• Folktale format is correct

  • Few or no errors in spelling, grammar and punctuation

Progressing (Progressing Toward the Standard) 30-39 points:

  • At least 3 of the proficient criteria are met

  • Work contains numerous spelling and/or legibility errors

  • More work is needed

Not Yet Meeting the Standard 0-29 points:

  • Fewer than 2 of the proficient criteria are met

  • More work is needed

Peer Evaluation (Optional)

Teacher Evaluation

Art of the American Indian Frontier

By David W. Penney

Art of the American Indian Frontier examines an incomparable collection of nineteenth-century Native American art from the North American Woodlands, Prairie, and Plains. The collection resulted from the efforts of Milford G. Chandler and Richard A. Pohrt, whose early childhood fascination with the Indian frontier past evolved into a deep and comprehensive interest in Native American ceremonies, beliefs, and art. Though neither was wealthy or enjoyed the sponsorship of a museum, they traveled extensively early in the twentieth century, buying or trading for objects they could not resist. This volume presents the Detroit Institute of Art's Chandler-Pohrt collection with detailed documentation and commentary. Clothing and accessories of porcupine quill and buckskin, woven textiles, bags, beadwork, necklaces, rawhide paintings, smoking pipes, tools, vessels and utensils, pictographs, and visionary paintings are portrayed in 220 stunning color plates. Complementing the illustrations are essays dealing with historical context, ethnographic issues, and the lives and philosophies of the collectors.

North American Indian Art

By David W. Penney

A splendidly illustrated introduction to the rich history of Native American art, distinguished by its broad coverage and nuanced discussion. This timely new book surveys the artistic traditions of indigenous North America, from those of ancient cultures such as Adena, Hopewell, Mississippian, and Anasazi to the work of modern artists like Earnest Spybuck, Fred Kabotie, Dick West, T. C. Cannon, and Gerald McMaster. The text is organized geographically and draws upon the testimonies of oral tradition, Native American history, and the latest research in North American archaeology.
American Indian Art

By Stephanie Salomon

Lickle Publishing Inc, 2002
Well suited for both individual and classroom use, American Indian Art pairs quality art reproductions with thought-provoking questions, encouraging children to learn through visual exploration and interaction. Thoughtful text introduces the world and work of the artist, making the most of a child's natural curiosity.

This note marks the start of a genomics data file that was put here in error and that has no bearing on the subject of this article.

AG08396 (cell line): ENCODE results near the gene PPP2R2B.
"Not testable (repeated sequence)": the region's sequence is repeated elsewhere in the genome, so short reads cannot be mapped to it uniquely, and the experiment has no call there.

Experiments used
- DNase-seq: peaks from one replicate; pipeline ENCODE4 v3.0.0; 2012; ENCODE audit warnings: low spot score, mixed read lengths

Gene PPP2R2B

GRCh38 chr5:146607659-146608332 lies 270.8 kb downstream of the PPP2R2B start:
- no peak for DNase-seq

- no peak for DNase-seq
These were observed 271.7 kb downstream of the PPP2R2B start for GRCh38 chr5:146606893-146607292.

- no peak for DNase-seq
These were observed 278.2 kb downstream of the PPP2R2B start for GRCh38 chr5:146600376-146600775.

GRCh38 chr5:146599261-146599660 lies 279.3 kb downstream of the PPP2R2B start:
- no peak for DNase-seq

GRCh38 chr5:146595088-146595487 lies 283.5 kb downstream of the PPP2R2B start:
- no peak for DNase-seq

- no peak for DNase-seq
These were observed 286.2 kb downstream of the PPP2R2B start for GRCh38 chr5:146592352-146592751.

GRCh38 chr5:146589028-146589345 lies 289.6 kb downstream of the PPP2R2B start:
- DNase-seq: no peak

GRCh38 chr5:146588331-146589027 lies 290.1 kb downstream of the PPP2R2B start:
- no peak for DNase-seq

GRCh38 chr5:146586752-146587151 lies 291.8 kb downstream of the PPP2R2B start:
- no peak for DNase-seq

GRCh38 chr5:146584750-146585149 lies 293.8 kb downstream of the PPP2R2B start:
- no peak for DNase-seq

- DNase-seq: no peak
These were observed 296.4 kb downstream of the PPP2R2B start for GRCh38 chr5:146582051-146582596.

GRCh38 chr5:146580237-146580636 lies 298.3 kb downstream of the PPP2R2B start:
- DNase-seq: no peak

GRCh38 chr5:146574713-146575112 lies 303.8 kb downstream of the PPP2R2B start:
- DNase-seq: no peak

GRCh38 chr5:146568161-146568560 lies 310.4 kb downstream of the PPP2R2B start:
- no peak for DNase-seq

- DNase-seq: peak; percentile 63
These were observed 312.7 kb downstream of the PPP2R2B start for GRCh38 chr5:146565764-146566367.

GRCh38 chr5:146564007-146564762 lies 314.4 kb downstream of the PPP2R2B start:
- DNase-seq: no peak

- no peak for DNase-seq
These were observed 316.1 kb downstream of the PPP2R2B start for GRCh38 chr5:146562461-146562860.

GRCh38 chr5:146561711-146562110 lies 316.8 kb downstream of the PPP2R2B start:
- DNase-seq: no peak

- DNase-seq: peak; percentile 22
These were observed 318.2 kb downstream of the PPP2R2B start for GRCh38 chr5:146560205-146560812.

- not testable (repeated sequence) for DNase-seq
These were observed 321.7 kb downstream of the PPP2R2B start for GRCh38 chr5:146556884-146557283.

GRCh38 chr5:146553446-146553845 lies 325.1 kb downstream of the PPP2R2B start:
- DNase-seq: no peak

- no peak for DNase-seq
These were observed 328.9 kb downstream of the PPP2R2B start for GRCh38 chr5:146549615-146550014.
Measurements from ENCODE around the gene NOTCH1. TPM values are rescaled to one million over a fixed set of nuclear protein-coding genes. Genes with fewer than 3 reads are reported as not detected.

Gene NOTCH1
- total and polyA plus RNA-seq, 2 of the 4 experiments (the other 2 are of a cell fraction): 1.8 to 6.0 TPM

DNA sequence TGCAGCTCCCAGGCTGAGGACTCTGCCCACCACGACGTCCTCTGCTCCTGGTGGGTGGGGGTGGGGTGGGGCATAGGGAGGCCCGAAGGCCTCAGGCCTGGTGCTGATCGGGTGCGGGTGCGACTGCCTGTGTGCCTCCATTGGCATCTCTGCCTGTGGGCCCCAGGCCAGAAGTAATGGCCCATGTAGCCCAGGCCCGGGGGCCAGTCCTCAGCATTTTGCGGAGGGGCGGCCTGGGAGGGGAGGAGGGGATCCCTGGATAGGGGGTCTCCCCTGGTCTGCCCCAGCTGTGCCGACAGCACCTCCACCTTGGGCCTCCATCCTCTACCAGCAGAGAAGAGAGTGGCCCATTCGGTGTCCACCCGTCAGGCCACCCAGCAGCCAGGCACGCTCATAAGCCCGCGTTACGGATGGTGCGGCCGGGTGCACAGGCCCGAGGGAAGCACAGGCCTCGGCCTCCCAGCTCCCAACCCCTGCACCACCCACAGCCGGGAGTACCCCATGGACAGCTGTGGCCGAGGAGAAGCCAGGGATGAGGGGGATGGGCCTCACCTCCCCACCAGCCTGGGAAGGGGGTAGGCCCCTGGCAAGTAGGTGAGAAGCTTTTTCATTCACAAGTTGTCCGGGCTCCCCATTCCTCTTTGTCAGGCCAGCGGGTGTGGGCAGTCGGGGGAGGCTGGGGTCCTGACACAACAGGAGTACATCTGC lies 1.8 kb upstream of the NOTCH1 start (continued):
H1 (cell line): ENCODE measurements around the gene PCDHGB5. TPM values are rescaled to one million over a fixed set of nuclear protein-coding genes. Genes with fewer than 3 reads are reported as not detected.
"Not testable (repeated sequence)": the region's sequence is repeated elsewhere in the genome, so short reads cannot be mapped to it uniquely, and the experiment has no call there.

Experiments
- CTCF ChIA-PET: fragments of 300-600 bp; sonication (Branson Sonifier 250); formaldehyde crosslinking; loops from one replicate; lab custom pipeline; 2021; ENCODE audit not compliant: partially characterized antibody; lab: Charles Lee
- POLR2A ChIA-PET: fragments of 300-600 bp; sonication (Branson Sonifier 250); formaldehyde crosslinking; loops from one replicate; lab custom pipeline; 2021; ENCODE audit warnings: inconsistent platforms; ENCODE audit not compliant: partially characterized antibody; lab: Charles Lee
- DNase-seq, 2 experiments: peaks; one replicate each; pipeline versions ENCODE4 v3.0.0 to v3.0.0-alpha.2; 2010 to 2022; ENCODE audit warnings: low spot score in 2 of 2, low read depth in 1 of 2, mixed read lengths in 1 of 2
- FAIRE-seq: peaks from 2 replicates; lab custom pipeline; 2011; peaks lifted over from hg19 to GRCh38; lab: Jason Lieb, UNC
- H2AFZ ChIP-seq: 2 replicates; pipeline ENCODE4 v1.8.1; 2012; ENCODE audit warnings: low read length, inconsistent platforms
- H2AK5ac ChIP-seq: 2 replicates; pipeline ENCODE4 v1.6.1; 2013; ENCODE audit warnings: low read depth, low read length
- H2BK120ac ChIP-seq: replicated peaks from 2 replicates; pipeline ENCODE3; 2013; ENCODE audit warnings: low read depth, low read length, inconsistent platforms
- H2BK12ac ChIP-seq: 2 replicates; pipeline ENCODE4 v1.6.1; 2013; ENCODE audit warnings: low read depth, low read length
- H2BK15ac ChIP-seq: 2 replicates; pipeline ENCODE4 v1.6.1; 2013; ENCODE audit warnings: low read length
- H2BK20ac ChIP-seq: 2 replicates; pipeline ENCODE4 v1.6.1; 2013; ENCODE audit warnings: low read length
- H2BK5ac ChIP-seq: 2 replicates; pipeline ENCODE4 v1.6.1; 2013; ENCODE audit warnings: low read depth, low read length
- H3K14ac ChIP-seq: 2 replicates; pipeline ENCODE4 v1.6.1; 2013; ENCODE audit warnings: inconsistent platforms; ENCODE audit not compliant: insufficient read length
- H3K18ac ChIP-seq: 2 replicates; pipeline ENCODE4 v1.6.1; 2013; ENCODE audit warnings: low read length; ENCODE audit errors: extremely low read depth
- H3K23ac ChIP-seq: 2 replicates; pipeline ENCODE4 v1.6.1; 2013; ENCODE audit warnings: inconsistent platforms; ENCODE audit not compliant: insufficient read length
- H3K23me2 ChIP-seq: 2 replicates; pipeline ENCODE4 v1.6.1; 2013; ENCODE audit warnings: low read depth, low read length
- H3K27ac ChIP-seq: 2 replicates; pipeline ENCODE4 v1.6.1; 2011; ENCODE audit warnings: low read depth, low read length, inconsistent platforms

What clues tell you that this is a mask for a horse? Point to and name the animals you can find on the side of the canoe. How many different shapes can you find in these wooden house posts? How many different colors?
Children will learn new ways of looking at and understanding Hopi Kachina dolls, a Pawnee ceremonial drum, a Yup'ik mask from Alaska used like a finger puppet, wooden posts carved in the shape of wolves for a Haida home, a fantastic drawing made in an account ledger book by a Lakota Sioux medicine man, and other captivating objects.
Smithsonian Institute: National Museum of the American Indian
American Trails
Native American Indian Tribes
Native American Indians: Folklore and Mythology list
Buffalo and Mouse

Once upon a time, when the Field Mouse was out gathering wild beans for the winter, his neighbor, the Buffalo, came down to graze in the meadow. This the little Mouse did not like, for he knew that the other would mow down all the long grass with his prickly tongue, and there would be no place in which to hide. He made up his mind to offer battle like a man.

"Ho, Friend Buffalo, I challenge you to a fight! " he exclaimed in a small, squeaking voice.
The Buffalo paid no attention, thinking it only a joke. The Mouse angrily repeated the challenge, and still his enemy went on quietly grazing. Then the little Mouse laughed with contempt as he offered his defiance. The Buffalo at last looked at him and replied carelessly:
"You had better keep still, little one, or I shall come over there and step on you, and there will be nothing left! "
"You can't do it! " replied the Mouse.
"I tell you to keep still,” insisted the Buffalo, who was getting angry. "If you speak to me again, I shall certainly come and put an end to you! "
"I dare you to do it! "said the Mouse, provoking him.
Thereupon the other rushed upon him. He trampled the grass clumsily and tore up the earth with his front hoofs. When he had ended, he looked for the Mouse, but he could not see him anywhere.
"I told you I would step on you, and there would be nothing left! " he muttered.